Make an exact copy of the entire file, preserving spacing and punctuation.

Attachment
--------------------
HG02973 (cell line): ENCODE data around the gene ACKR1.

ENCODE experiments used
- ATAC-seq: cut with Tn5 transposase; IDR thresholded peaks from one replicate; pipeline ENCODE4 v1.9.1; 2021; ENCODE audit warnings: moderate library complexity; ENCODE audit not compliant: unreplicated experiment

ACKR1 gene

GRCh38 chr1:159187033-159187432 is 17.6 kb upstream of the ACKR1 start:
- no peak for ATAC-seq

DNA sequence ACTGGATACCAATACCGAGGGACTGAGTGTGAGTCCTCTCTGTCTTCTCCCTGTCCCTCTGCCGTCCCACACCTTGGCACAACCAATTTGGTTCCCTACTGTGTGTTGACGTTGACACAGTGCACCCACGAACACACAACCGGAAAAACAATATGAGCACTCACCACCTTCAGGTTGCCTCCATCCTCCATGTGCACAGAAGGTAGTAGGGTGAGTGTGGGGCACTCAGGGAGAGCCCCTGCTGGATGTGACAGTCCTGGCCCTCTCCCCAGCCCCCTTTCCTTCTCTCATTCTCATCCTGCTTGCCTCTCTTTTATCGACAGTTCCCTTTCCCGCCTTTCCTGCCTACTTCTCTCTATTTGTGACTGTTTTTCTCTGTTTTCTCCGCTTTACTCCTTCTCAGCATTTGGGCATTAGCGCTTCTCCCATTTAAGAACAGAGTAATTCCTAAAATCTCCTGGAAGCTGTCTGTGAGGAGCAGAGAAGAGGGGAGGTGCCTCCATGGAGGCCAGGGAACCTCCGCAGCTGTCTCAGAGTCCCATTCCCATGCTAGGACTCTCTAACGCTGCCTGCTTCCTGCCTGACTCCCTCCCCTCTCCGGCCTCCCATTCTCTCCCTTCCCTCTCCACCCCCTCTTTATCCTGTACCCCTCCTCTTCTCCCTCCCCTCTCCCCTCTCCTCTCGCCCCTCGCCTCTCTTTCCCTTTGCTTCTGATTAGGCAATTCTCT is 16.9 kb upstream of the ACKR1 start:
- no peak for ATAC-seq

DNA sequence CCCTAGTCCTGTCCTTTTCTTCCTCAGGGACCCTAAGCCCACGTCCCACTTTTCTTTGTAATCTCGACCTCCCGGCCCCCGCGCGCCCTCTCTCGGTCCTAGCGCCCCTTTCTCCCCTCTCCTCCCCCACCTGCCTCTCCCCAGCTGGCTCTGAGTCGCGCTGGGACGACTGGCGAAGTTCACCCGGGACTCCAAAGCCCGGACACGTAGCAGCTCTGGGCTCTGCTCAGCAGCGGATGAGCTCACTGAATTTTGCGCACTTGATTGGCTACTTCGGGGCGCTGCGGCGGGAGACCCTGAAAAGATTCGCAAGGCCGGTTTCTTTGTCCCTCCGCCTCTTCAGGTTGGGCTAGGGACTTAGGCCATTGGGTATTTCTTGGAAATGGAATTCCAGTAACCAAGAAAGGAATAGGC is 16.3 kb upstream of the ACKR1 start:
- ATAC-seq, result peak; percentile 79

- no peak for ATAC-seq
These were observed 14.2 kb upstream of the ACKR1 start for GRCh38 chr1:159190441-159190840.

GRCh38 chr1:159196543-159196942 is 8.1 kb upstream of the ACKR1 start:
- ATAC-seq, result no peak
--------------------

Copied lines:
HG02973 (cell line): ENCODE data around the gene ACKR1.

ENCODE experiments used
- ATAC-seq: cut with Tn5 transposase; IDR thresholded peaks from one replicate; pipeline ENCODE4 v1.9.1; 2021; ENCODE audit warnings: moderate library complexity; ENCODE audit not compliant: unreplicated experiment

ACKR1 gene

GRCh38 chr1:159187033-159187432 is 17.6 kb upstream of the ACKR1 start:
- no peak for ATAC-seq

DNA sequence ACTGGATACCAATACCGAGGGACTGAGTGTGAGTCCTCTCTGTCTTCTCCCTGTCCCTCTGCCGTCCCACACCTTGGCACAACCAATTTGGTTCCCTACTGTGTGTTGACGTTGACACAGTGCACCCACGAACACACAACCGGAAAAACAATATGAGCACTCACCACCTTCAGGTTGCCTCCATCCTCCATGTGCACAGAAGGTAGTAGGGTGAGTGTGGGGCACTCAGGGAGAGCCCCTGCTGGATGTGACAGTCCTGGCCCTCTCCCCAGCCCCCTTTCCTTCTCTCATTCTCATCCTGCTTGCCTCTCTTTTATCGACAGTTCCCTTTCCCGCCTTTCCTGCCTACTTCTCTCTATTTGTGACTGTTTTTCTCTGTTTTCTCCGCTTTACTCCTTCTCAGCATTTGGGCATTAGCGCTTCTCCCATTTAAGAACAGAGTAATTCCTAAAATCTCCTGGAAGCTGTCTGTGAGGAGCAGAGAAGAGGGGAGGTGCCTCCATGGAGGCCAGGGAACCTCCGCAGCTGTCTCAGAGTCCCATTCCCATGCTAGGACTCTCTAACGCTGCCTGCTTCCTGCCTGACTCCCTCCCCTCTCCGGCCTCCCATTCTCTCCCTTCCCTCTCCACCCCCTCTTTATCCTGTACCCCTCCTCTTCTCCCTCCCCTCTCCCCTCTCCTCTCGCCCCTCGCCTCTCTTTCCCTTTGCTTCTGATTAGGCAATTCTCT is 16.9 kb upstream of the ACKR1 start:
- no peak for ATAC-seq

DNA sequence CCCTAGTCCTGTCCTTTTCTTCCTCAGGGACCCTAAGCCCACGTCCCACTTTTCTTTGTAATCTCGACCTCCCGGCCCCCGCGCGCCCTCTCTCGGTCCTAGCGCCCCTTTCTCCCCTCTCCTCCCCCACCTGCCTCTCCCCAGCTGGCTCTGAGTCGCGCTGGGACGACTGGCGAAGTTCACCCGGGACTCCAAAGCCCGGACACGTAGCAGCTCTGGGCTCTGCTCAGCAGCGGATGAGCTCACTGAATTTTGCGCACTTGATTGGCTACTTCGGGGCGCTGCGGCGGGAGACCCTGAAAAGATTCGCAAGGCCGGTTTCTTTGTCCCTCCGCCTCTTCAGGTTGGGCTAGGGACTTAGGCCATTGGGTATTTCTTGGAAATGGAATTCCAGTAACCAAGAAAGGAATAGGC is 16.3 kb upstream of the ACKR1 start:
- ATAC-seq, result peak; percentile 79

- no peak for ATAC-seq
These were observed 14.2 kb upstream of the ACKR1 start for GRCh38 chr1:159190441-159190840.

GRCh38 chr1:159196543-159196942 is 8.1 kb upstream of the ACKR1 start:
- ATAC-seq, result no peak